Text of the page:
There is no prohibition against a wife working outside the home, earning, spending and keeping her own money. Many Muslim women are not told, and do not know this. What’s taught in many places is regressive, including child marriage – which, by the way, is also far from unknown in non-Islamic societies. In those cultures, illiteracy, ignorance, and patriarchy are prevalent. The panelists reminded the audience that traditional local cultures predate Islam in much of the Muslim world, and many of those tribal rules were imported into Islam, but legal justification for them cannot necessarily be found in the Koran.

In Iqbal’s case, her family was supportive of her marriage to a non-Muslim man. “Maybe because I was so old!” she quipped.

Can women lead prayer?

The standard image of Muslims at prayer features a male imam, but can a Muslim woman lead a co-ed congregation? Zonneveld pointed out that the Prophet Muhammad himself appointed a woman to be a prayer leader. MPV does not separate women and men in prayer, but rather embraces “Mecca-style,” women and men together. When reminded by segregationists that kneeling in prayer, men would be looking directly at the butts of women, Zonneveld replied, “It goes both ways! Get your minds out of the gutter!”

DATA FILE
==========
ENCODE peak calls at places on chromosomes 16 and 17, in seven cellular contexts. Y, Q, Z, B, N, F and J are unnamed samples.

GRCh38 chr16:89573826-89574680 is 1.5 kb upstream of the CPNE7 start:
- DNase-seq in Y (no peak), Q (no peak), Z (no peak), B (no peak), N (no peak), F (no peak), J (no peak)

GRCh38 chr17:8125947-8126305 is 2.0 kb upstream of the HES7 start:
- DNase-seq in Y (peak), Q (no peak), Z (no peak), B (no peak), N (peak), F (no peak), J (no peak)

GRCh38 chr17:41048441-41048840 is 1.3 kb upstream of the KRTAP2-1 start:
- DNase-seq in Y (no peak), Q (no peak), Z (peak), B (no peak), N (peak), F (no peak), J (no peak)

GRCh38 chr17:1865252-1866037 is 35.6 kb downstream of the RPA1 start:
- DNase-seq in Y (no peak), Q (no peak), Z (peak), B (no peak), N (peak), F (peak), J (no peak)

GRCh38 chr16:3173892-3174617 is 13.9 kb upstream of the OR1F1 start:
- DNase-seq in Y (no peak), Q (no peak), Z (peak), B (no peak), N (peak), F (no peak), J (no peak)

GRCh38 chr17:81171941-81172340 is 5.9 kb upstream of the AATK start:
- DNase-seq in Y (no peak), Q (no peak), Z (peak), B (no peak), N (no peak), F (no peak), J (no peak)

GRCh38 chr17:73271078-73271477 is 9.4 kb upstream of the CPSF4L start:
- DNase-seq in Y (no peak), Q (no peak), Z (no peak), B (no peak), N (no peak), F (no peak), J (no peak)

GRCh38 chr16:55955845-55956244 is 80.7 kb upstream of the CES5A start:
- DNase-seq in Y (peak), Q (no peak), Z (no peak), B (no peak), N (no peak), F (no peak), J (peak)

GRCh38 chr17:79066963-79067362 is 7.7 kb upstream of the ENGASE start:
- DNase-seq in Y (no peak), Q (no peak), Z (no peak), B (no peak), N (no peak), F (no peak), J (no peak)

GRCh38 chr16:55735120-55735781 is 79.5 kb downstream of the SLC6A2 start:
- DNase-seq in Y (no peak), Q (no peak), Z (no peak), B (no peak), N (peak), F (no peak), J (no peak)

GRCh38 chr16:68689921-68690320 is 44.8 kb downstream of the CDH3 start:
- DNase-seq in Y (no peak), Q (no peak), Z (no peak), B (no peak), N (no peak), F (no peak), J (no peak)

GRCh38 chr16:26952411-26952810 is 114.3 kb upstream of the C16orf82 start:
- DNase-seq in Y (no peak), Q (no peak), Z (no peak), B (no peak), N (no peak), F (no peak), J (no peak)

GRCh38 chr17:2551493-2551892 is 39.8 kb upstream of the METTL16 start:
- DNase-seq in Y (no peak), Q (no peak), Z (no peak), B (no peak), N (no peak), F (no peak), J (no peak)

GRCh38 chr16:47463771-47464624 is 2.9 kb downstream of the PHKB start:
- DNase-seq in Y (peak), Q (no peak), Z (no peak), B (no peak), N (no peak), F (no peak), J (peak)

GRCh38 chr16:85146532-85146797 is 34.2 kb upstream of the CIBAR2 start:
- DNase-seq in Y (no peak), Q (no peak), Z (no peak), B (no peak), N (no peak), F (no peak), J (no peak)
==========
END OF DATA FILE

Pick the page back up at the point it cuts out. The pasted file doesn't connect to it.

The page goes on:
The Koran says you will be judged by your spirituality and your deeds, not your religion. The values of social justice and egalitarianism are open to men and women alike.

Is “honor” killing in the Koran?

Newspapers that morning reported a 15-year-old girl burned alive in Pakistan for assisting a friend to elope and escape an arranged marriage. “Honor” killing is not mentioned in the Koran, but the panelists said the Koran is used as a shield for this and many other practices. It is traditionally used only against women, although the question came up from the audience: Aren’t there “honor” killings of gay men in some places? Yes, Zonneveld answered; that is because according to the local interpretation of Islamic law, such persons are not considered men as they have abandoned male roles and privileges, thus sacrificing their right to be treated as men – and earning the punishment accorded to women.